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From Simon Kitching <>
Subject Re: [logging] DON_QUIXOTE branch
Date Tue, 19 Apr 2005 11:03:46 GMT
On Thu, 2005-03-31 at 21:56 +0100, robert burrell donkin wrote:
> i've committed some code into a branch called DON_QUIXOTE. it's
> illustrative code showing how it's possible to lift off a simple
> superclass from LogFactory. i've believe for some time that this is the
> most important step forward. moving to a simplified API would allow
> static binding (whether compile time ala UGLI or byte code manipulation)
> to be offered in addition to (improved) dynamic binding. 
> one aspect that has been holding me back is the increased complexity
> that this choice gives. however, i'm now convinced that it really isn't
> any use running away from the complexity: we need to cover advanced use
> cases with better documentation as well as giving some intermediary
> heuristic recipes (to stop JCL blowing up so much).
> this kind of design is (i think) one way forward for JCL. opinions
> welcomed (but please forgive the implementation: it's only
> illustrative). 

I've had a look at the DON_QUIXOTE code. Below is how I understand it.
Corrections are welcome (I just hope *some* of my understanding is

I see two parts to the code: "classic" and "kernel".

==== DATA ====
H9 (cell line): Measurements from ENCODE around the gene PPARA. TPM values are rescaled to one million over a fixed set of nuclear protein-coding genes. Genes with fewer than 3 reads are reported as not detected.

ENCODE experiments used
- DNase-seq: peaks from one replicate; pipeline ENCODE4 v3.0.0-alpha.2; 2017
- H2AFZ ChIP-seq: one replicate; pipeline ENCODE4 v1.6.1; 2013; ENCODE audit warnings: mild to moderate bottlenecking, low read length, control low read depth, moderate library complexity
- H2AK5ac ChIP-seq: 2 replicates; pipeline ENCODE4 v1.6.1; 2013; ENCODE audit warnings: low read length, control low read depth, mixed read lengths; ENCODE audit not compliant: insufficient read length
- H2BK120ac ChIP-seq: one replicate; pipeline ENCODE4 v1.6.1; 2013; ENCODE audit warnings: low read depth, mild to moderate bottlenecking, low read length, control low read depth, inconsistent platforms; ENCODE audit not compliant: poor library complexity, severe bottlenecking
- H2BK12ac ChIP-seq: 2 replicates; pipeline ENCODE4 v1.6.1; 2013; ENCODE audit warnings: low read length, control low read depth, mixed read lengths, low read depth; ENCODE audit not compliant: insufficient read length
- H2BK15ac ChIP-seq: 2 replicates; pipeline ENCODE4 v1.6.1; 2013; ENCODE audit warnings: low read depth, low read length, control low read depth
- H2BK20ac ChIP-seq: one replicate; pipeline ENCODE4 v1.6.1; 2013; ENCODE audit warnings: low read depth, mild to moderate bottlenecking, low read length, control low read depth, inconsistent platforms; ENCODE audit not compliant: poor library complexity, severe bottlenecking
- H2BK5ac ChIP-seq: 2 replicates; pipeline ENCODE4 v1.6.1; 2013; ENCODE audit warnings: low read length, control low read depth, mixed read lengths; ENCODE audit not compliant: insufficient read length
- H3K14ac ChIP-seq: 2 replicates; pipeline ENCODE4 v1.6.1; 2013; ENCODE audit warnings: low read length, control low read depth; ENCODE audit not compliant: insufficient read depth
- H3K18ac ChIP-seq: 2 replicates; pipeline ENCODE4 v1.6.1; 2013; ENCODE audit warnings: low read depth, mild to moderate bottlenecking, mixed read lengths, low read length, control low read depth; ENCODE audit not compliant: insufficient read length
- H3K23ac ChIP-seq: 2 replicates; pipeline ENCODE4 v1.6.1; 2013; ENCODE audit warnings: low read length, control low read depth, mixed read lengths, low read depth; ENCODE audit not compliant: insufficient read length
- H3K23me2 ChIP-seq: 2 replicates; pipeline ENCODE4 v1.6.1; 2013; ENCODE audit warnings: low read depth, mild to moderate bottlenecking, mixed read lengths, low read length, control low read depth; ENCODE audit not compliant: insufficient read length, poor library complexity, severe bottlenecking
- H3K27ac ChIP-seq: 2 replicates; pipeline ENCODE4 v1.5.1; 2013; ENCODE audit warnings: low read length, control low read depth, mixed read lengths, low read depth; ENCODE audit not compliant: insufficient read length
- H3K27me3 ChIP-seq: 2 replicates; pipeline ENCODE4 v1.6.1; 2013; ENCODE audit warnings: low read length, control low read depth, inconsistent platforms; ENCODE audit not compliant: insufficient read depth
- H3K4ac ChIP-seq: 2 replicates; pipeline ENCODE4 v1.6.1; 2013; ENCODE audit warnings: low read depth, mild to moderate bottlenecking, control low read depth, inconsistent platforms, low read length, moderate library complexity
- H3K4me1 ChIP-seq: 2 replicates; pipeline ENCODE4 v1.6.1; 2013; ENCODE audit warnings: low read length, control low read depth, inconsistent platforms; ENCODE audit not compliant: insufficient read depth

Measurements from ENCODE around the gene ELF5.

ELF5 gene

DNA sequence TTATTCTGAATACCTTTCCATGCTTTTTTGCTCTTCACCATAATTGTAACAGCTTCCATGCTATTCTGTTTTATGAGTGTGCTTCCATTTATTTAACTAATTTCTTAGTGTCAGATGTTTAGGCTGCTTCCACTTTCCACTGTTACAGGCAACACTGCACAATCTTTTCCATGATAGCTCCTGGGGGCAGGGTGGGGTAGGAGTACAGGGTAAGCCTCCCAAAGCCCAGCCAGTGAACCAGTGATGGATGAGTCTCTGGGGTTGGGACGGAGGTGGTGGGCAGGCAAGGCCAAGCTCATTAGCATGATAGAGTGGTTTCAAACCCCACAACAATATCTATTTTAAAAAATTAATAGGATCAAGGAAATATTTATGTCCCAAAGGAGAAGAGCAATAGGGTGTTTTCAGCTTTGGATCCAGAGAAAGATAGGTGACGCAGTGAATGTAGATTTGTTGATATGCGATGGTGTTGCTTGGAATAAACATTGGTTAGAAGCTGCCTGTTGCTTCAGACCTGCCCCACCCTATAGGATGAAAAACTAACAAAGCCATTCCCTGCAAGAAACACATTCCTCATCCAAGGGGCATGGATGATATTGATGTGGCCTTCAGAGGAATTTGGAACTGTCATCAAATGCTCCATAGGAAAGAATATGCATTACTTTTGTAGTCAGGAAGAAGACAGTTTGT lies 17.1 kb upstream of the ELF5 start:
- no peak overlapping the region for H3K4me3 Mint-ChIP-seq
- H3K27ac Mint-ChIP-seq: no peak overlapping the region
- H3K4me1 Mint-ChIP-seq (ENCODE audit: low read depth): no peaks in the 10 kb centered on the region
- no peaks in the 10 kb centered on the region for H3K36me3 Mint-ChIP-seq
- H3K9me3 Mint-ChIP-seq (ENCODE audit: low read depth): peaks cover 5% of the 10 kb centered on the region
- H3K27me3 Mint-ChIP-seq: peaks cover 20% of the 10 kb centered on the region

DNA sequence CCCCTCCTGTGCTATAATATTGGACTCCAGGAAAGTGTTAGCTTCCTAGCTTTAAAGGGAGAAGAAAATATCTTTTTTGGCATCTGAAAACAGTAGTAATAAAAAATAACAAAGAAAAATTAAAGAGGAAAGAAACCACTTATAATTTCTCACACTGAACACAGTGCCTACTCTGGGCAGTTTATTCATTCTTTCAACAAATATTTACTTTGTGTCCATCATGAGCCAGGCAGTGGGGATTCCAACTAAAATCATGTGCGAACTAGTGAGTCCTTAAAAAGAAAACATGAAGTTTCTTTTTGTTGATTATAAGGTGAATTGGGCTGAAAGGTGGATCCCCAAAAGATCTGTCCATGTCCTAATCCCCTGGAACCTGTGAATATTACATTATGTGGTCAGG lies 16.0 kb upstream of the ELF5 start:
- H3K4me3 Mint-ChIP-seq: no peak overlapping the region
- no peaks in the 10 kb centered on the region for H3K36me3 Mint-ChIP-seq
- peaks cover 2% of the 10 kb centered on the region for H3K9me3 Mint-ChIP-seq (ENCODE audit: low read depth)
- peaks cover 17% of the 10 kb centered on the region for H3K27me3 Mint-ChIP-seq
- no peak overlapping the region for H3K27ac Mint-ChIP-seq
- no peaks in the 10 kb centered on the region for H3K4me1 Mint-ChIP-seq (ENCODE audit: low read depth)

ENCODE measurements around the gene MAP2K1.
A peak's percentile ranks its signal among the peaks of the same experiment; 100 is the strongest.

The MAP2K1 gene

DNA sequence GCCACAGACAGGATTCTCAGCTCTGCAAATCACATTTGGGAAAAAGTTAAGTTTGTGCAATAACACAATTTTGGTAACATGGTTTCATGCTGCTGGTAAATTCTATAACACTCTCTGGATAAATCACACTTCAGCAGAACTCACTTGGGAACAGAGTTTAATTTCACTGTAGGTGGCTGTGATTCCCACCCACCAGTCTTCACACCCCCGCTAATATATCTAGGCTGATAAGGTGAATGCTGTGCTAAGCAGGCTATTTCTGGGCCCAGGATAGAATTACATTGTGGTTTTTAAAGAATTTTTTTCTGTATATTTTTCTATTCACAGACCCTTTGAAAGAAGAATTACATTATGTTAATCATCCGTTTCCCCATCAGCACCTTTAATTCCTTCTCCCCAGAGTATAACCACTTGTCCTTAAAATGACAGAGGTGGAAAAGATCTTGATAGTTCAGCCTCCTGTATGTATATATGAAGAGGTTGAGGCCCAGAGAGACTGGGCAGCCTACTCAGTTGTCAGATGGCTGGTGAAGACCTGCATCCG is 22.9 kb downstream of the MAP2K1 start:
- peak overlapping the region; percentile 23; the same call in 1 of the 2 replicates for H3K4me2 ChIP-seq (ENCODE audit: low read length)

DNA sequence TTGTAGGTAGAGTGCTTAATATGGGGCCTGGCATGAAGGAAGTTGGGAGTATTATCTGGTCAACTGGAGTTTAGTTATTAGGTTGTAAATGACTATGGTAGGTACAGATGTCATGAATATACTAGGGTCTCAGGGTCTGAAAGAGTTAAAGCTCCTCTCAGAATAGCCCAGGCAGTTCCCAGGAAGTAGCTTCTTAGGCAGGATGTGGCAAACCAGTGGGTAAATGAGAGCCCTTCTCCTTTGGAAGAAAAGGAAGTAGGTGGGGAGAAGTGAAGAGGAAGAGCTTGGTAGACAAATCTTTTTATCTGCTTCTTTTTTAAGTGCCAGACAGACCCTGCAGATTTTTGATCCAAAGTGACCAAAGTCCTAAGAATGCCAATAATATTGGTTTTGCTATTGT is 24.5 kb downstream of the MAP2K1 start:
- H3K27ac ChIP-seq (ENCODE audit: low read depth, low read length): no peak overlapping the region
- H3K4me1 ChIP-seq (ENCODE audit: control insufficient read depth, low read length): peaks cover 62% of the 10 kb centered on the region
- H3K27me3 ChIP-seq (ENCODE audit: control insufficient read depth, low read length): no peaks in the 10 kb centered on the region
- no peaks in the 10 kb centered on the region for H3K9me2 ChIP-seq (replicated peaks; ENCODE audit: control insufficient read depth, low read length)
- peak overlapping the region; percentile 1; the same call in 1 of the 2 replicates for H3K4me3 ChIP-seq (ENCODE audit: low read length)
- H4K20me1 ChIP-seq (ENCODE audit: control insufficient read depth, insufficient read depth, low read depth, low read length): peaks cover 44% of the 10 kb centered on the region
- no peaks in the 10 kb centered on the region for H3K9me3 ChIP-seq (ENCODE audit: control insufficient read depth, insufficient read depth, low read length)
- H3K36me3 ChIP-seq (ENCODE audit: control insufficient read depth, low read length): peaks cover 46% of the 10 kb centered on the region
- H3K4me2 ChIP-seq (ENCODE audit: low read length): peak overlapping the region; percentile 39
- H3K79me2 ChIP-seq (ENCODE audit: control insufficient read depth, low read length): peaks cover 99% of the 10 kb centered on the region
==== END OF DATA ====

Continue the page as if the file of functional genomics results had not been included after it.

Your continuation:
Kernel defines a new class LogManager.

Classic contains the LogFactory class, and the getLog methods simply
delegate to equivalent static methods of a LogManager class. Presumably
this is just a mechanism to keep backward compatibility, and logically
people could also call LogManager.getLog. For backwards compatibility,
the LogFactory class retains the same API.

LogManager provides a new and cleaner API for library code to
instantiate Log objects. These are all static methods which simply
delegate to a singleton instance of LogManager whose actual type is the
result of a "discovery" process that is performed exactly once: when the
class is first loaded.
 * use a system property to specify the concrete LogManager subclass;
 * use class LogFactory.LogManager, ie delegate straight back to the
   old LogFactory implementation (via the new LogFactory.Manager
   inner class).
 * use itself as a final fallback (which just provides a trivial
   log implementation).
This "discovery" is actually meta-discovery; it discovers what the
discovery mechanism will be, with the existing LogFactory implementation
as the default.

Note: Calling LogFactory.getLog is completely equivalent to calling

0) Backwards compatibility is maintained, though at the price
of a couple of extra layers of indirection (method calls) for
each call to getLog. Actually, maybe not that bad - the methods
involved are static ones, so the JIT compiler should be able to
inline these calls, reducing the price to just a single extra method

1) LogManager may be deployed all on its own. In this case, a trivial
log implementation is available - assuming the calling code has been
modified to use LogManager.getLog rather than LogFactory.getLog. In
other words, the "kernel" code will function on its own, though without
any backwards-compatibility.

2) Using a system property, it is possible to provide a completely
different implementation of LogManager, ie one that doesn't behave
anything like the current LogFactory. LogFactory currently allows users
to set property org.apache.commons.logging.LogFactory, but that doesn't
override the way that LogFactory keeps a HashMap of
previously-instantiated LogFactory objects keyed by classloader. The new